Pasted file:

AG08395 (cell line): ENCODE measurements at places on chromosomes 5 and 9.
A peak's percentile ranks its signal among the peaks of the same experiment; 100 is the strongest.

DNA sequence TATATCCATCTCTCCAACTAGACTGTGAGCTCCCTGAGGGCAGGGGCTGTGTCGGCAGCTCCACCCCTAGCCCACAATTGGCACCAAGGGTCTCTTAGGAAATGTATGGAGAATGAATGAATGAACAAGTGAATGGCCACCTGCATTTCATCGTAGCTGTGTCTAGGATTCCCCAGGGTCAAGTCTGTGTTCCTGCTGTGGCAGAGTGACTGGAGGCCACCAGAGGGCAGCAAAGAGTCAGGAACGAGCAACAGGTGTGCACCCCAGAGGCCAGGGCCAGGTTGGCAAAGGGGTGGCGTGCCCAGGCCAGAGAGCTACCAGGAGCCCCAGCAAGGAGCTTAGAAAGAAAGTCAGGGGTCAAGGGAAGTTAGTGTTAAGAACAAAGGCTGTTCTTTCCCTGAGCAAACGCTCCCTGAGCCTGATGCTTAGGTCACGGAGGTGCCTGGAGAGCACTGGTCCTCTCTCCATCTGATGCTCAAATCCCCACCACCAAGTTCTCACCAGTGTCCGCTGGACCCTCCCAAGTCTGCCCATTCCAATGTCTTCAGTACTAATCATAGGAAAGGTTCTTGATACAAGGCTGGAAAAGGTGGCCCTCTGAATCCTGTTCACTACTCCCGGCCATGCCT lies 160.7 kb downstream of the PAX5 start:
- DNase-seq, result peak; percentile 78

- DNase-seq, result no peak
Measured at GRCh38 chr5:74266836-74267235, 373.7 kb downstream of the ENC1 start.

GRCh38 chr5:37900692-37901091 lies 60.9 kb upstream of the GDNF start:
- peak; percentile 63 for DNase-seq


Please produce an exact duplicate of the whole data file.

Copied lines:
AG08395 (cell line): ENCODE measurements at places on chromosomes 5 and 9.
A peak's percentile ranks its signal among the peaks of the same experiment; 100 is the strongest.

DNA sequence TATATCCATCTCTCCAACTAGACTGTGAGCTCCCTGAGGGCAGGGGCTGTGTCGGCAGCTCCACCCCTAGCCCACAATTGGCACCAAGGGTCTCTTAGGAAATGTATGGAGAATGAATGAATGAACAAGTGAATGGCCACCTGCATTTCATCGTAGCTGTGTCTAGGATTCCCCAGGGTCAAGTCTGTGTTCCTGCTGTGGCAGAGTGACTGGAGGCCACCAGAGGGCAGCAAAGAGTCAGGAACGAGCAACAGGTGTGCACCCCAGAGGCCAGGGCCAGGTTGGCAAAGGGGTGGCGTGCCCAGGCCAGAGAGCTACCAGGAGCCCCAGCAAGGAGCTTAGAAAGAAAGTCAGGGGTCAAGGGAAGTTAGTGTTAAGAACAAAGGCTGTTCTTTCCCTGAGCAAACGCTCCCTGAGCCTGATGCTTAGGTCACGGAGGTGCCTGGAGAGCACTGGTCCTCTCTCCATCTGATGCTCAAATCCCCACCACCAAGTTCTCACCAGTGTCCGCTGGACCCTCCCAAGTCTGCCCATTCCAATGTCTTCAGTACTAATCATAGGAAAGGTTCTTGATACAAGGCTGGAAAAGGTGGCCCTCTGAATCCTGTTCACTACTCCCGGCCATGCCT lies 160.7 kb downstream of the PAX5 start:
- DNase-seq, result peak; percentile 78

- DNase-seq, result no peak
Measured at GRCh38 chr5:74266836-74267235, 373.7 kb downstream of the ENC1 start.

GRCh38 chr5:37900692-37901091 lies 60.9 kb upstream of the GDNF start:
- peak; percentile 63 for DNase-seq